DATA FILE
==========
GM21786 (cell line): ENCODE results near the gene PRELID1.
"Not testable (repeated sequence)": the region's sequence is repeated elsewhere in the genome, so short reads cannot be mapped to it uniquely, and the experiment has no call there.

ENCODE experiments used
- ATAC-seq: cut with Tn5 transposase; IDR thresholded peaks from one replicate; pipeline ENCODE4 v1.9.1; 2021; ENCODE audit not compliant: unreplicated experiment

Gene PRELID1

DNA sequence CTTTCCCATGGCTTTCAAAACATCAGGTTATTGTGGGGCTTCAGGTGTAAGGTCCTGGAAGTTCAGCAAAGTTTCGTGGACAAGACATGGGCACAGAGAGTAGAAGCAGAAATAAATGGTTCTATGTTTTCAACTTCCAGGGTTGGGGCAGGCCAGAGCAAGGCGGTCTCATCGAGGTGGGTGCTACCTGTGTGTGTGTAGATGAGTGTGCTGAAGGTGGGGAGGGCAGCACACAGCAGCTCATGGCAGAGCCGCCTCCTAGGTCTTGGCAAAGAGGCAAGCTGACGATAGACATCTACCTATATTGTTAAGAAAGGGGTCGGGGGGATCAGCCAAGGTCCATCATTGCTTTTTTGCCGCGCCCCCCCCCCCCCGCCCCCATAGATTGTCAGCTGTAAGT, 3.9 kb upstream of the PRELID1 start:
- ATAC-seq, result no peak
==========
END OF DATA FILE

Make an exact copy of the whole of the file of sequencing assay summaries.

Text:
GM21786 (cell line): ENCODE results near the gene PRELID1.
"Not testable (repeated sequence)": the region's sequence is repeated elsewhere in the genome, so short reads cannot be mapped to it uniquely, and the experiment has no call there.

ENCODE experiments used
- ATAC-seq: cut with Tn5 transposase; IDR thresholded peaks from one replicate; pipeline ENCODE4 v1.9.1; 2021; ENCODE audit not compliant: unreplicated experiment

Gene PRELID1

DNA sequence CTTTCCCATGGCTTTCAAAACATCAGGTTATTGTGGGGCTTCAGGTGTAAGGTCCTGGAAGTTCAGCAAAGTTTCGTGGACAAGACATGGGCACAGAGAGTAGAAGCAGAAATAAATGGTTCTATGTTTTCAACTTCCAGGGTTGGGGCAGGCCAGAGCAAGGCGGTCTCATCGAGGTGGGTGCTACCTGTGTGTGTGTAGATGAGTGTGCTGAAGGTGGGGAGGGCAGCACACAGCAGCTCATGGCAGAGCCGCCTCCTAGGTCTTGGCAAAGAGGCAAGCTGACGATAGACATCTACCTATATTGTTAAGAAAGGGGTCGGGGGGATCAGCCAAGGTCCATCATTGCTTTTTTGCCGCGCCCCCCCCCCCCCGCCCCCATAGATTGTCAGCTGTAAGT, 3.9 kb upstream of the PRELID1 start:
- ATAC-seq, result no peak